October 28, 2014
Julia King Tackles Sanitation and Low-Income Housing in New Delhi
Working out of New Delhi and London, the architect and urban researcher tackles sanitation and housing in low-income neighborhoods.
Nominated by Eric Cesal
Portrait of architect and urban researcher Julia King
All images courtesy Julia King
Julia King is in the throes of challenging what it means to be an architect. Her focus is on improving the lot of poor and disenfranchised communities. Rather than designing buildings, she has turned her attention to a much grittier issue: sanitation.
King was initially inspired by a tragedy in her mother’s country, Venezuela. “The year I had to decide what to study, there was a huge mudslide there with whole communities A wiped out in three days. So I had this idea of how design could help real problems.”
The 31-year-old Venezuelan-British architect and urban researcher is based in both London and New Delhi. So far, she has constructed a sewer for 322 low-income houses in New Delhi, and is regenerating the Taj East drain, which runs through slums near the Taj Mahal. She is also working on a flat-pack pit latrine in rural India.
This scheme of flat-pack pit latrines promises a vital solution for underserved neighborhoods. Ten pilot toilets will be built this year, and more than 5,000 are planned for next year. King refers to it as “the Ikea of sanitation.”
In countries where many people still defecate in the open, well-designed sewerage systems can make a huge difference to hygiene and, hence, health.
She is due to complete her PhD by practice this September in the department of Architecture of Rapid Change and Scarce Resources (ARCSR) at London Metropolitan University, having received a full scholarship from the Water Trust Foundation.
Doing a PhD by practice means that her research is embedded in live projects, most of which she has initiated. “A lot of the work I’ve done has been about seeking out opportunities where there seemingly are none,” she says.
King sees the architect’s role as enabling those in authority (which in her case means government) to improve their decision-making processes. “Architects can visualize stuff and create alternative visions of what our cities can look like, so that people can make better decisions,” she says. “She believes that the temptation is for government to make big sweeping gestures with clear revenue streams; her own perspective is different: “People in my camp say, ‘Do small piecemeal things, but with less clear revenue streams.’”
Those in her camp include her chief collaborator: the Center for Urban and Regional Excellence (CURE), an Indian development NGO, which had an existing relationship with ARCSR. “I really like projects with direct links,” she says. “And CURE has incredible access on the ground.”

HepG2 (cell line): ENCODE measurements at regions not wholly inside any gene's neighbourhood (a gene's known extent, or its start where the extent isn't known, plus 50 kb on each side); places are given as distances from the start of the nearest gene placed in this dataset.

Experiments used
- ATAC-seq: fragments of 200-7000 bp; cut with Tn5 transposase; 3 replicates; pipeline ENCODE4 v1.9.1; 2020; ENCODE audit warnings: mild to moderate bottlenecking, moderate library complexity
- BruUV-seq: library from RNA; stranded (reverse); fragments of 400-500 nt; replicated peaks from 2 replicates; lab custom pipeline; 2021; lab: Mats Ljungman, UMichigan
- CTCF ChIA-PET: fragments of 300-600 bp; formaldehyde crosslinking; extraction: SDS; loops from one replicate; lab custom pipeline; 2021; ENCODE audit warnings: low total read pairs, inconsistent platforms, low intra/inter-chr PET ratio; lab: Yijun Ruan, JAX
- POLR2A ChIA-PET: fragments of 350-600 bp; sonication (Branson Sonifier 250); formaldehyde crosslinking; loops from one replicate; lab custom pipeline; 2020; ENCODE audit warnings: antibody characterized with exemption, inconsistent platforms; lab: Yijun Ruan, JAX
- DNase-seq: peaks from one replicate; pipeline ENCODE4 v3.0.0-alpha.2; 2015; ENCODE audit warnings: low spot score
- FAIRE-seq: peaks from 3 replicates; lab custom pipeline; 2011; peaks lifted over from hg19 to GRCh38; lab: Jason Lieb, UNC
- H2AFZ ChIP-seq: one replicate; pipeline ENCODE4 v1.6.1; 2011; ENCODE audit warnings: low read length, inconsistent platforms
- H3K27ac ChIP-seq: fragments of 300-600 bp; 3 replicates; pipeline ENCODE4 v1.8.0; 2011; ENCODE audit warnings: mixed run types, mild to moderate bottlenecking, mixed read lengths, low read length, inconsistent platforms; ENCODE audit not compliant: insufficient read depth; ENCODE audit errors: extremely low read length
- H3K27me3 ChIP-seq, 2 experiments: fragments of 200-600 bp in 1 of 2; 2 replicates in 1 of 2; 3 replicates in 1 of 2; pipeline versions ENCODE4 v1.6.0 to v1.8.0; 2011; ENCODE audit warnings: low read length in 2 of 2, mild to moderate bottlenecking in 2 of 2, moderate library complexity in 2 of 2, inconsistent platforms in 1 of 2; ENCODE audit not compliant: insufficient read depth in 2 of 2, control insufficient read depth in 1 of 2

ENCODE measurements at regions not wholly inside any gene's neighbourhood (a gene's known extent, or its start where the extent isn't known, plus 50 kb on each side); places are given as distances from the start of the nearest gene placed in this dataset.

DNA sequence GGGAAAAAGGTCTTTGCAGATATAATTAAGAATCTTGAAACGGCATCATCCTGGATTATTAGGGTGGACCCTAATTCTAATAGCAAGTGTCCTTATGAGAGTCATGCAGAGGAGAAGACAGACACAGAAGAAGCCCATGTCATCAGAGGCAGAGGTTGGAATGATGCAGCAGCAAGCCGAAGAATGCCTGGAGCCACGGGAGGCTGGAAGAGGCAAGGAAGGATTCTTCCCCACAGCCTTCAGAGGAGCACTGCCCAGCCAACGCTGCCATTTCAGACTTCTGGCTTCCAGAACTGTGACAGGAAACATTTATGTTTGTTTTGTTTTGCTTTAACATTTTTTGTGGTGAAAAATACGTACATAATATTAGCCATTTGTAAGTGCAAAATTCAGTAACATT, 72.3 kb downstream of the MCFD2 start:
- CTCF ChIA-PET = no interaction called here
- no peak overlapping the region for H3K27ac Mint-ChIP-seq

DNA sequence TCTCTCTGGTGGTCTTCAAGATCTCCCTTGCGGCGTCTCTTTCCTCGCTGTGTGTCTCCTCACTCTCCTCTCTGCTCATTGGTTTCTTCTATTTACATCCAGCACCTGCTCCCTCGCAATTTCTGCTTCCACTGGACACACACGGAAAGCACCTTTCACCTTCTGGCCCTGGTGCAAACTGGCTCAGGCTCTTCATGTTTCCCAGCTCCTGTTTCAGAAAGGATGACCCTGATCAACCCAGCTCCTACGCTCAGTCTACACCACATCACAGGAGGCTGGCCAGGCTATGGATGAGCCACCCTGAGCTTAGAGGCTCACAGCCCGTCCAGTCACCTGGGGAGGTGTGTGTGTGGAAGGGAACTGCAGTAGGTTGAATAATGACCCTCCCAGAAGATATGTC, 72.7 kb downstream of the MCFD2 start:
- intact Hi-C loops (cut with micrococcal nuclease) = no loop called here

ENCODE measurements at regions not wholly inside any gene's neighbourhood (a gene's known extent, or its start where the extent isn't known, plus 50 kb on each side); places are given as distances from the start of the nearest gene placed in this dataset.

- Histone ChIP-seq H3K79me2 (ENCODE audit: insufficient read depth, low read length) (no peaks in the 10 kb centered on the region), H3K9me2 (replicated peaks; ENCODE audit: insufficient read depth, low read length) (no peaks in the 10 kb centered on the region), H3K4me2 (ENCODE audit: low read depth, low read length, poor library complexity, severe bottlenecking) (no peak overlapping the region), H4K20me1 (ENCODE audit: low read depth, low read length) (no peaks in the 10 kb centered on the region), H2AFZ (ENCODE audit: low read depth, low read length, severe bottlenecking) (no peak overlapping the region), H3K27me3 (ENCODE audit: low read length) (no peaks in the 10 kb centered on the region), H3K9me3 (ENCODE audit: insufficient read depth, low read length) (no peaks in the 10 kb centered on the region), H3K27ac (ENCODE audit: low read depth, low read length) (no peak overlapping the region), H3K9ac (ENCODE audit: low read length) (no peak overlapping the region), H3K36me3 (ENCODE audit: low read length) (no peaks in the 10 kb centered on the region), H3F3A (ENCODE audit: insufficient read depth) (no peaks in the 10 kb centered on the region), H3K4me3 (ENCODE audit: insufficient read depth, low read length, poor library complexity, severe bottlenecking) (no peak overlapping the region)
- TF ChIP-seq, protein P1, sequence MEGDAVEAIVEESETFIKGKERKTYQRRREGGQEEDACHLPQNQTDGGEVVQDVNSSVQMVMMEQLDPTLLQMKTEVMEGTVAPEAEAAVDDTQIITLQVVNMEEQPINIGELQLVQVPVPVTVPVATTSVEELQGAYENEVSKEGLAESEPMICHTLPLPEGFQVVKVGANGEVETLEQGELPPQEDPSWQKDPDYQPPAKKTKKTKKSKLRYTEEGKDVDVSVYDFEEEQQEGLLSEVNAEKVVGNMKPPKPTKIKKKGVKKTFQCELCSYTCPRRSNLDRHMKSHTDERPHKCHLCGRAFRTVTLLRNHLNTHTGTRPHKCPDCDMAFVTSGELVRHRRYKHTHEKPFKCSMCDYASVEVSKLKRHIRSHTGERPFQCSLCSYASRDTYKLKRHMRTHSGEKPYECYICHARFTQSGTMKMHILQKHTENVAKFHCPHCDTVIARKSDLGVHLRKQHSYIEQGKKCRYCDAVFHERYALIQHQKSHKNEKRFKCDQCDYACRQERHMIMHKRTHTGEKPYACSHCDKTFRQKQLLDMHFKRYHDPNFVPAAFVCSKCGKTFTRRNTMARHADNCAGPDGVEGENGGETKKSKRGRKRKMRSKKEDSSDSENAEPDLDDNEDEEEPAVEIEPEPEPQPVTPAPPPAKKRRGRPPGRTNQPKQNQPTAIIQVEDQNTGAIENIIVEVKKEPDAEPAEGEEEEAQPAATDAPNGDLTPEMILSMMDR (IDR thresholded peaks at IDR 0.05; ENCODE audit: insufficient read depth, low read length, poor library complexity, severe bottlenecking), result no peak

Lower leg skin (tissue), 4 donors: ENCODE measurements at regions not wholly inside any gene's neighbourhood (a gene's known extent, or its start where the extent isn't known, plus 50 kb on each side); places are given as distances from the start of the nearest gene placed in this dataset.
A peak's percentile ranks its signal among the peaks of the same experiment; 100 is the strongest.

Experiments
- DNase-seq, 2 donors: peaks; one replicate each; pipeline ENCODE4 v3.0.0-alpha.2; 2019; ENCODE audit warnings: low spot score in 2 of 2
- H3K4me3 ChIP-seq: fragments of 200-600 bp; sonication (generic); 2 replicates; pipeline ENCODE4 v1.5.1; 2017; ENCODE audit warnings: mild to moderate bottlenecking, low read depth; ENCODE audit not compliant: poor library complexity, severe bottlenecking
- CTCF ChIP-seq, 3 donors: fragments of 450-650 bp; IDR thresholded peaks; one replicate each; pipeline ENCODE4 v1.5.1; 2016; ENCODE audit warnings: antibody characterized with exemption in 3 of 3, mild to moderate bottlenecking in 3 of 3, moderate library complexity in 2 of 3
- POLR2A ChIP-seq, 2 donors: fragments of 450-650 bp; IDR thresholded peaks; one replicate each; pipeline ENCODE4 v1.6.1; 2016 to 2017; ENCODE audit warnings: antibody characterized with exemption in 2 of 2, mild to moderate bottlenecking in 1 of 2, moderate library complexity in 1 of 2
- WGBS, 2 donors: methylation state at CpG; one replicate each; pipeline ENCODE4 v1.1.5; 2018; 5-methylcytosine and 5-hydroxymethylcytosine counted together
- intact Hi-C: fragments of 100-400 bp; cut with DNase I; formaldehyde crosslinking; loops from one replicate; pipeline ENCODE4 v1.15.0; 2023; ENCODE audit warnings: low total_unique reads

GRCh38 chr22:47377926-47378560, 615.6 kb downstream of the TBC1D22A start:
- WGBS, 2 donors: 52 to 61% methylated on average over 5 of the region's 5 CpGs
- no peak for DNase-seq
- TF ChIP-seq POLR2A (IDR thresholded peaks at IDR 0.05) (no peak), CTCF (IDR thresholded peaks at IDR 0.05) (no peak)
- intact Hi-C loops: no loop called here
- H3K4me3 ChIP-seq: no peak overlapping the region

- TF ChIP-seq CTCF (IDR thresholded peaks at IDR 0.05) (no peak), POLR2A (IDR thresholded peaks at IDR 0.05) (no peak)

With CURE, she’s constructed a sewer in New Delhi that serves around 2,000 people. It’s a sanitation system for the community (rather than individual septic tanks, which are too costly) with rainwater collectors, individual basic toilet bowls, and shared black-water collection.
King visits CURE’s project in Agra, India. Her blog, Incremental Cities, was named one of the world’s best city blogs by the Guardian.
“We are now in talks with them (local government) about how we can scale up the initiative so that it can be applicable for 46,500 people.”
But not all King’s work is with nonprofits. Indian cement supplier Holcim has committed funds from its corporate social responsibility arm to support her flat-pack latrine scheme, a kit of parts and some mortar, which a family can assemble itself. The latrine’s simple structure depends upon the weight of the panels on the base, which stabilizes the posts.
Nor is all her work about sanitation. With some funds that she received after winning an award from Holcim in 2011, as well as with money from elsewhere and the help of CURE, King has set up a “revolving housing credit fund,” which enables a family to get a microloan to upgrade a home. She has so far worked with one family to improve its living conditions, and reduced the construction cost by 30 percent. “I am looking to expand this idea and raise more money for the revolving fund for more families, as it has been very successful.”
“Fundamentally, I think that contemporary architects must firstly and emphatically challenge what it means to be an architect. Conventional models have proven ineffective, as evidenced by the Great Recession and exploding urban problems worldwide. I think King shows a lot of bravery in letting her convictions drive her practice and being willing to engage models that a lot of architects would throw rocks at.” —Eric Cesal, executive director of Architecture for Humanity